Brengun 1/72 BP-20 Natter “Mustermaschine M23”

The Brengun Natter M23 captures the look of this fatally flawed flying machine very well.

If the key to defence is a good offence, how are you supposed to defend yourself when you’re on the ropes, and the enemy has you outgunned, outnumbered and on the run? How do you protect what’s left when pretty much the whole world has you in their crosshairs and isn’t interested in pulling any punches? Is there a silver bullet that can even the odds?

If this sounds like narration from an action movie trailer, it isn’t. It’s a serious situation and they are the questions that faced the heads of the German Armed Forces in the second half of WWII. As the Allies gained strength and America’s manufacturing capacity was brought to bear against Germany from the west and south (and east, really, since so much equipment was “lent” to Russia under Lend-Lease agreements), things just spiraled downwards for the Germans. One of the key areas that demanded redress was the loss of air superiority that was allowing the USAAF by day, and the RAF by night, to bomb Germany, it’s industries and population, into a previous age.

Just making more planes wasn’t ever going to be the answer. Even making better planes wasn’t going to tip the scales on its own. Too late, the various figures in the High Command and in the ridiculously politicized Nazi Military/Industrial Complex realized that it would have to be some kind of leap of high technology that saved the German people and territory from utter destruction. And so, the world witnessed the deployment of the Me-163 rocket fighter, Me-262 and Ar-234 jets and even the first ballistic and cruise missiles in the V2 (A4) and V1 (Fi-103). Many of these, though, didn’t really tackle the problem at hand; the bombers. How can you stop a bomber stream of 1000 planes, when even 10+% PER DAY losses didn’t slow the USAAF down?

Against a similar juggernaut twenty-something years later, the North Vietnamese turned to SAMs to punish the bombers and try to roll them back. However, German SAM technology wasn’t well enough advanced, or even funded, until very, very late in the war. However, the answer was surprisingly similar to a SAM; it was the Bachem BP-20 Natter. This combined features of the Komet rocket interceptor and a modern SAM in a very unusual way. The Natter was designed as a highly transportable point-defence interceptor. It was to be vertically launched from stripped down trees or even special trailer/launchers and boost into the Allied bomber stream. Its high speed and tiny size would protect it from interception, and its armament of rockets would deal a devastating blow to anything they hit. Such was the plan.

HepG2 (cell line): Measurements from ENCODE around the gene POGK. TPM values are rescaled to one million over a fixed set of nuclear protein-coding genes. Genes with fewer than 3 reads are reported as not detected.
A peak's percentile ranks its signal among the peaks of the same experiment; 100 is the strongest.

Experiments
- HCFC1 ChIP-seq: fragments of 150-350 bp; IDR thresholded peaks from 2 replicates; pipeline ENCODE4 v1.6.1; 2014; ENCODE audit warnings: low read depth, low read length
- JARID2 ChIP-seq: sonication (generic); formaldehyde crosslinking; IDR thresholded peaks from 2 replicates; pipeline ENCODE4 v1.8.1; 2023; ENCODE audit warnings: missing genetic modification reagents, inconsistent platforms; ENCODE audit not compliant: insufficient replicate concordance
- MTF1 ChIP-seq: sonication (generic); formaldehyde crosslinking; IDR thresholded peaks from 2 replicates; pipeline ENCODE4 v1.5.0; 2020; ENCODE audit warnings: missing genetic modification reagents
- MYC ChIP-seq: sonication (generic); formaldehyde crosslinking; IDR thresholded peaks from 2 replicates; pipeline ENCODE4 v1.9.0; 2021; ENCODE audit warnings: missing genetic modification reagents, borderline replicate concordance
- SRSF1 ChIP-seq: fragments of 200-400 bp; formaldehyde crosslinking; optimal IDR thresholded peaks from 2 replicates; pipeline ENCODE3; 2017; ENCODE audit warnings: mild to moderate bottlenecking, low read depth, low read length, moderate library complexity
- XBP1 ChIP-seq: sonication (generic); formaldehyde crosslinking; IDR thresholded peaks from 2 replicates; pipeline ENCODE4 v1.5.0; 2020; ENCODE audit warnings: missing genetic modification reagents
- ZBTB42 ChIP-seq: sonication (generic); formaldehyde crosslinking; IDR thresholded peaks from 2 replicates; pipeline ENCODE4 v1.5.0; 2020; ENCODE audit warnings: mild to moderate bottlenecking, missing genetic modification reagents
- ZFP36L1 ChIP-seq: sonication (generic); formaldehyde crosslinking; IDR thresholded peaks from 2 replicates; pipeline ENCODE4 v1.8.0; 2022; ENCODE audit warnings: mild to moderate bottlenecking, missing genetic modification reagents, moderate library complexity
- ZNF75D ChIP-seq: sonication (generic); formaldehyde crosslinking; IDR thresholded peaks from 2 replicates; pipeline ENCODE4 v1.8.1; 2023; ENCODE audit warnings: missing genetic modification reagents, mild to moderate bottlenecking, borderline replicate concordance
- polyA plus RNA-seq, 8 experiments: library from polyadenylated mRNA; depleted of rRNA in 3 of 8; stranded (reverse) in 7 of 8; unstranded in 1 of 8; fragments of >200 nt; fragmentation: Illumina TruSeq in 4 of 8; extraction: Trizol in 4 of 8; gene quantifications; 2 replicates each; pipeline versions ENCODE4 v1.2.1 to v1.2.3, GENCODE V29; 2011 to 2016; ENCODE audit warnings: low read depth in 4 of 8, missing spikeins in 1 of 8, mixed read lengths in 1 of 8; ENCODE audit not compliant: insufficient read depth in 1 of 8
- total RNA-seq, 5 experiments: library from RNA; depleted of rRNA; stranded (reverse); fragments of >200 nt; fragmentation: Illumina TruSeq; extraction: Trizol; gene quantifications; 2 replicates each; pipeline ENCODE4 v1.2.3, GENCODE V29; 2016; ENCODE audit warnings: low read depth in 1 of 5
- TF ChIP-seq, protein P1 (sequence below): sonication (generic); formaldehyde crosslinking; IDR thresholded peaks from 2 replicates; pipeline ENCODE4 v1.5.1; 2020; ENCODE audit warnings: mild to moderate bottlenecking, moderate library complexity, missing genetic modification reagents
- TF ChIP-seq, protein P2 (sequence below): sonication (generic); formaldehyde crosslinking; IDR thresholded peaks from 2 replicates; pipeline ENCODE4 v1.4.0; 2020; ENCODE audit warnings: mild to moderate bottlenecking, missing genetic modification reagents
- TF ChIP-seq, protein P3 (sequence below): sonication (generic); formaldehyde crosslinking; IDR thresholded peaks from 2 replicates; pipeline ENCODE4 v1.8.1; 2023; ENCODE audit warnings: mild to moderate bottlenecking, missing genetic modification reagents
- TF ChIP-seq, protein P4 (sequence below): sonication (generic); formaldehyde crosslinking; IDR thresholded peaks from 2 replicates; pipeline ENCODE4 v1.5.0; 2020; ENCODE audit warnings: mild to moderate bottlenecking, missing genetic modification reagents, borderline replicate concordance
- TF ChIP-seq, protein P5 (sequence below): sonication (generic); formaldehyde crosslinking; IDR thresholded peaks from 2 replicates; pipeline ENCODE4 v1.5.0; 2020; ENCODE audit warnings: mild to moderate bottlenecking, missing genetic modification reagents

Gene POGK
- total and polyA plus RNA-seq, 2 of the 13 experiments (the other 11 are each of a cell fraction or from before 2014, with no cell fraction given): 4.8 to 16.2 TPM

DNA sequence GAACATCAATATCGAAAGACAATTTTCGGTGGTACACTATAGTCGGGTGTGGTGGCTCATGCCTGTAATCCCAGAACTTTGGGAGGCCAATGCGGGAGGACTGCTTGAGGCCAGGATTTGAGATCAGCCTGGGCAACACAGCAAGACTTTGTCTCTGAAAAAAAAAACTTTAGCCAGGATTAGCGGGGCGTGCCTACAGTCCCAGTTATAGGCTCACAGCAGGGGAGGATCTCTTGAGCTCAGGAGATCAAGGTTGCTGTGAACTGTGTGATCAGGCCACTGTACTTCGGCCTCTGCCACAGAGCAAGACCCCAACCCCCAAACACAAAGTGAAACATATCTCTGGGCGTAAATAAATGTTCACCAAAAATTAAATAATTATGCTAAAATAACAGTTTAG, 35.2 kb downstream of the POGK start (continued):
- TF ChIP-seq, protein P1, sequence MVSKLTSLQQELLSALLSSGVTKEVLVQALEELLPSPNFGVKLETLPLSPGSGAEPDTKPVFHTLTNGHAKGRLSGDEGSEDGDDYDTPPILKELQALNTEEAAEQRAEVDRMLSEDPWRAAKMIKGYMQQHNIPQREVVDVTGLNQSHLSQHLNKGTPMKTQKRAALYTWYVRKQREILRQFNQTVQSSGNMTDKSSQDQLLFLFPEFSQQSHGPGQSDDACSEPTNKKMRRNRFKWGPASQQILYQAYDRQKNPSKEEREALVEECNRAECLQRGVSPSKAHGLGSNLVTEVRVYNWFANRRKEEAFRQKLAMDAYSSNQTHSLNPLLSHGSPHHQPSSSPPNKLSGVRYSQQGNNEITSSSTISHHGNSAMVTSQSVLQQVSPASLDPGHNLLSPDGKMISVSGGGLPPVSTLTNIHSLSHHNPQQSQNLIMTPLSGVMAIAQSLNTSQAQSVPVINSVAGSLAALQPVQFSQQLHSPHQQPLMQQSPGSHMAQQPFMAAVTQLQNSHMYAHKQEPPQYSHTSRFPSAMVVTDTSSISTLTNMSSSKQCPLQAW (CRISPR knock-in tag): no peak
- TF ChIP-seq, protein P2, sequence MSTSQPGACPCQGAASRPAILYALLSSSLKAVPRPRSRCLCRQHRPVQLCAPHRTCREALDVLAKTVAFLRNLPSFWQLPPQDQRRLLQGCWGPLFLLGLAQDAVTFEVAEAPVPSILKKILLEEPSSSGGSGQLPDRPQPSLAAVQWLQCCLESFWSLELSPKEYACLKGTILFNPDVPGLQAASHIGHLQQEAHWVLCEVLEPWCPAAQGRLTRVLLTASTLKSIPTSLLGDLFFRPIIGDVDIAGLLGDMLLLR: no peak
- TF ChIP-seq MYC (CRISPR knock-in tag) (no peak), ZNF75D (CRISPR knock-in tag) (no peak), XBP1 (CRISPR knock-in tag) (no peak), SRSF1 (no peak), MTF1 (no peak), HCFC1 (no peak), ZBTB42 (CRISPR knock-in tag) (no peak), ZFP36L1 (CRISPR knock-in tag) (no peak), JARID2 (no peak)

However, like so many desperate ideas at the end of the War, the Natter was far from perfect. The main flaw was that it needed a human for a guidance computer during the attack run, but that the launch stresses could easily overcome the pilot’s ability to control the tiny rocket in its boost phase. A primitive autopilot was the answer, and many unmanned launches of Natter test vehicles proved that it could work. Not only that, but the plane itself was a semi-decent glider, as manned test gliders proved. With pressure and desperation mounting, not to mention political interference running amok, the push was on to get the Natter into service. Thus, the time came for a fully manned flight; the time to combine the manned glider flights and unmanned launches into a full flight cycle was nigh. The pilot for the mission was to be one Lothar Sieber, and his mount, the machine that would point the way to all future space flight, was the Mustermaschine numbered M23.

Despite being a tiny wooden tube with one of aviation history’s most dangerous engines stuck in the back of it, that the craft was semi-expendable and that none were used in anger, the Natter has always had quite a solid following in kit form. The almost futuristically post-apocalyptic appeal of the Natter, the fact that something so radical and crazy wasn’t just tested, but actually produced and deployed, has lent it an air of mystery and legitimacy that it probably doesn’t justify. If it helps, they were hoping to make them out of heavy cardboard if wood ran out. Yep… just like a giant version of those Estes model rockets we’ve all launched in our younger days.

One of the newer Natter kits is the Brengun 1/72 Mustermaschine M22/M23. This means “Trials Machine”, and the model represents the penultimate unmanned development unit (M22) and the first manned unit (M23). For more on the kit itself, check out the Out of Box review:

1/72 Natter M22/M23 (OOB)

Building the Natter: